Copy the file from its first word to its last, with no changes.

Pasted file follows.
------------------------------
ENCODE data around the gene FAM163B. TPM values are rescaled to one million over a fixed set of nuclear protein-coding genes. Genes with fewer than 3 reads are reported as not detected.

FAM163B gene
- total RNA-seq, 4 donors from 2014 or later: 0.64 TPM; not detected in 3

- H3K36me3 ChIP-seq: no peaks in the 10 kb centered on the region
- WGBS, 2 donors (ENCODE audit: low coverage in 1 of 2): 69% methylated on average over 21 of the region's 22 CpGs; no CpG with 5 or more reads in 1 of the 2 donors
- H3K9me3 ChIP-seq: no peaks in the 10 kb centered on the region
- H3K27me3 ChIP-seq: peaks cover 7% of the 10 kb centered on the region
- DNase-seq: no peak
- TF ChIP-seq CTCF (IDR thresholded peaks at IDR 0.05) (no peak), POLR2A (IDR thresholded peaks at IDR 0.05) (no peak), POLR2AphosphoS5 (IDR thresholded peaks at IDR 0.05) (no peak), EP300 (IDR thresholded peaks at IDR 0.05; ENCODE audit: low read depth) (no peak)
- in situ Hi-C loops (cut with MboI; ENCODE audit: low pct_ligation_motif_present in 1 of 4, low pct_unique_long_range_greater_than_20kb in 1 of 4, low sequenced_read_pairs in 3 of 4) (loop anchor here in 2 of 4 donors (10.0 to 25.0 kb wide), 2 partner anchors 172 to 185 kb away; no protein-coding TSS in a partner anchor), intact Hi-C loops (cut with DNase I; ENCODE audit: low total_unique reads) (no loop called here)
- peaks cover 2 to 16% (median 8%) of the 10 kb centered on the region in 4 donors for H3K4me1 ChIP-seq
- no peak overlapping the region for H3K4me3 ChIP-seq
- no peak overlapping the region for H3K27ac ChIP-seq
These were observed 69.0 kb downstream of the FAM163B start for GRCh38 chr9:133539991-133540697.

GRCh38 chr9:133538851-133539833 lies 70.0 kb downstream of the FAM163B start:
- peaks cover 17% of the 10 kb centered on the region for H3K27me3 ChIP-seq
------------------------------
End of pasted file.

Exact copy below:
ENCODE data around the gene FAM163B. TPM values are rescaled to one million over a fixed set of nuclear protein-coding genes. Genes with fewer than 3 reads are reported as not detected.

FAM163B gene
- total RNA-seq, 4 donors from 2014 or later: 0.64 TPM; not detected in 3

- H3K36me3 ChIP-seq: no peaks in the 10 kb centered on the region
- WGBS, 2 donors (ENCODE audit: low coverage in 1 of 2): 69% methylated on average over 21 of the region's 22 CpGs; no CpG with 5 or more reads in 1 of the 2 donors
- H3K9me3 ChIP-seq: no peaks in the 10 kb centered on the region
- H3K27me3 ChIP-seq: peaks cover 7% of the 10 kb centered on the region
- DNase-seq: no peak
- TF ChIP-seq CTCF (IDR thresholded peaks at IDR 0.05) (no peak), POLR2A (IDR thresholded peaks at IDR 0.05) (no peak), POLR2AphosphoS5 (IDR thresholded peaks at IDR 0.05) (no peak), EP300 (IDR thresholded peaks at IDR 0.05; ENCODE audit: low read depth) (no peak)
- in situ Hi-C loops (cut with MboI; ENCODE audit: low pct_ligation_motif_present in 1 of 4, low pct_unique_long_range_greater_than_20kb in 1 of 4, low sequenced_read_pairs in 3 of 4) (loop anchor here in 2 of 4 donors (10.0 to 25.0 kb wide), 2 partner anchors 172 to 185 kb away; no protein-coding TSS in a partner anchor), intact Hi-C loops (cut with DNase I; ENCODE audit: low total_unique reads) (no loop called here)
- peaks cover 2 to 16% (median 8%) of the 10 kb centered on the region in 4 donors for H3K4me1 ChIP-seq
- no peak overlapping the region for H3K4me3 ChIP-seq
- no peak overlapping the region for H3K27ac ChIP-seq
These were observed 69.0 kb downstream of the FAM163B start for GRCh38 chr9:133539991-133540697.

GRCh38 chr9:133538851-133539833 lies 70.0 kb downstream of the FAM163B start:
- peaks cover 17% of the 10 kb centered on the region for H3K27me3 ChIP-seq